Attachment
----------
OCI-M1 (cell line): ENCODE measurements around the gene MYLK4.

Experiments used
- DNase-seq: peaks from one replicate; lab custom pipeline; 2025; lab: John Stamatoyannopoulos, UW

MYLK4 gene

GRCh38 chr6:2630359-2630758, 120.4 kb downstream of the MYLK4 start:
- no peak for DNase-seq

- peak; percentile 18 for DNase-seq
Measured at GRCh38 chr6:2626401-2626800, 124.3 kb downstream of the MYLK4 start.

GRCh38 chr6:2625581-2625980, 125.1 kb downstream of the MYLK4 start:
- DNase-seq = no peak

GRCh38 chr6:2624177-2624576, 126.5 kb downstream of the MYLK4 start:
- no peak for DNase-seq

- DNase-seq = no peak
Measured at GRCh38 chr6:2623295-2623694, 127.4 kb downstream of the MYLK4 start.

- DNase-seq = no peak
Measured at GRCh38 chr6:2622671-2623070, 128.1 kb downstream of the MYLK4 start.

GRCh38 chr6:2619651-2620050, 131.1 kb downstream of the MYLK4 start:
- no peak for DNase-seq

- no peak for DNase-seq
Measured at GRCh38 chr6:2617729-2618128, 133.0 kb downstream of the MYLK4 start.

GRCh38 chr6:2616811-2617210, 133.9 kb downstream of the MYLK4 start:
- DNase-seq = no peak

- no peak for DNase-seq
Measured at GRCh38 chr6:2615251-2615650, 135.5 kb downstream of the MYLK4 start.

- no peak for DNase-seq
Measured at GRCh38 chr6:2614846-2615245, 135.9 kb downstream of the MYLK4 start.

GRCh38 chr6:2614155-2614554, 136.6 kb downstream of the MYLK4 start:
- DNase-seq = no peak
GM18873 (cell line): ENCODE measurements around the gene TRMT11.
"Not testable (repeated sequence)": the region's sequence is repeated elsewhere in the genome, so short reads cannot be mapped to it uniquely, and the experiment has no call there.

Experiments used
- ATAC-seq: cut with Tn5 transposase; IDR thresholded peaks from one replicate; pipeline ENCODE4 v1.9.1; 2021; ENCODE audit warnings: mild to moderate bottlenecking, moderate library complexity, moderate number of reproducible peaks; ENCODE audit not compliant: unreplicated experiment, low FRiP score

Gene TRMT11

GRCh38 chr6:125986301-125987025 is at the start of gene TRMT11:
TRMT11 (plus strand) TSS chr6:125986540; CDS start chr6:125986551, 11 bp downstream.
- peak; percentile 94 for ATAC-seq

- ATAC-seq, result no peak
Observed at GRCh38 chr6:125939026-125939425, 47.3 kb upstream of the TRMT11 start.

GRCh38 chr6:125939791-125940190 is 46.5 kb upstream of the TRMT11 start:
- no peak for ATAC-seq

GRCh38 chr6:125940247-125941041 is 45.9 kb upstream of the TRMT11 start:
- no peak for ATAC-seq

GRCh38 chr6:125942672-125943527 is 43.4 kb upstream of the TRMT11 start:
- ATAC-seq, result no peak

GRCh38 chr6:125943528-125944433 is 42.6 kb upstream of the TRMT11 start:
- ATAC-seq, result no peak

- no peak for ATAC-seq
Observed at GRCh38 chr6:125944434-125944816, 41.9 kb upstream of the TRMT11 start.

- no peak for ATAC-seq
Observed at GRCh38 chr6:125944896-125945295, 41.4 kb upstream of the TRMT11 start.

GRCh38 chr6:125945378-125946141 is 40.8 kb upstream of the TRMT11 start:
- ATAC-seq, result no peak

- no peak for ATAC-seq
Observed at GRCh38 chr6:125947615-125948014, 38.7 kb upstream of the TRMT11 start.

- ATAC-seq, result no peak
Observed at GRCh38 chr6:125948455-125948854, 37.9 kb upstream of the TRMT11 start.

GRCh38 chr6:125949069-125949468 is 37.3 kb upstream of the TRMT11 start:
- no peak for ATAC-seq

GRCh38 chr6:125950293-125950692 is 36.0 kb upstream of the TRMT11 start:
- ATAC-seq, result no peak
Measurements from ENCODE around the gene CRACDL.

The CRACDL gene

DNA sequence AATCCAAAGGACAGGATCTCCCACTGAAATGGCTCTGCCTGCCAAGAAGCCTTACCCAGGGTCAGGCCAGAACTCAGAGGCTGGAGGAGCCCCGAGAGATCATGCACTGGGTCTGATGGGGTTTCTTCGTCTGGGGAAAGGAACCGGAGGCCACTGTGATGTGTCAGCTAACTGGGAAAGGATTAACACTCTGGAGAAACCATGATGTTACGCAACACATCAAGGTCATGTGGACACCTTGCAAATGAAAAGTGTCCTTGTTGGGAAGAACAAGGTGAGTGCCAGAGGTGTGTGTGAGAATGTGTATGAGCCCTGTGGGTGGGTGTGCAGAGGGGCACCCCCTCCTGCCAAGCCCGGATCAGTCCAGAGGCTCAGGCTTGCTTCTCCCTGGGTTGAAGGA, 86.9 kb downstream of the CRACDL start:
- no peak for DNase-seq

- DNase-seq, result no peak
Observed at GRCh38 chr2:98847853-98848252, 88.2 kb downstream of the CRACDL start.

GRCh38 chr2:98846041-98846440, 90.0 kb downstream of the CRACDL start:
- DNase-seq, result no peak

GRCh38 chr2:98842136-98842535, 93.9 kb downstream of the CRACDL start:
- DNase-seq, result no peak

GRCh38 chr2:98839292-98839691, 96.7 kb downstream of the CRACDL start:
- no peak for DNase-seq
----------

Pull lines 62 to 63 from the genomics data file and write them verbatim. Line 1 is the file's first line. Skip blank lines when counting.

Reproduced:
The CRACDL gene

DNA sequence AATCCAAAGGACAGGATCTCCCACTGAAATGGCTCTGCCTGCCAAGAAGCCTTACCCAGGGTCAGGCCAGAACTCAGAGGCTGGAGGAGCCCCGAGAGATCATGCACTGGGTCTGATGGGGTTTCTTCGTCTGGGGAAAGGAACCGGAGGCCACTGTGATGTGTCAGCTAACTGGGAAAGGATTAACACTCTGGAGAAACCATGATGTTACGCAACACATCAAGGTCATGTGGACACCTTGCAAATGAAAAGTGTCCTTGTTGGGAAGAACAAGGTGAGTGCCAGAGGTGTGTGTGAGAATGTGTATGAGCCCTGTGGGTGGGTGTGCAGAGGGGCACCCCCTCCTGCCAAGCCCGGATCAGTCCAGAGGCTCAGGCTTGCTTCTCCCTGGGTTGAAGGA, 86.9 kb downstream of the CRACDL start: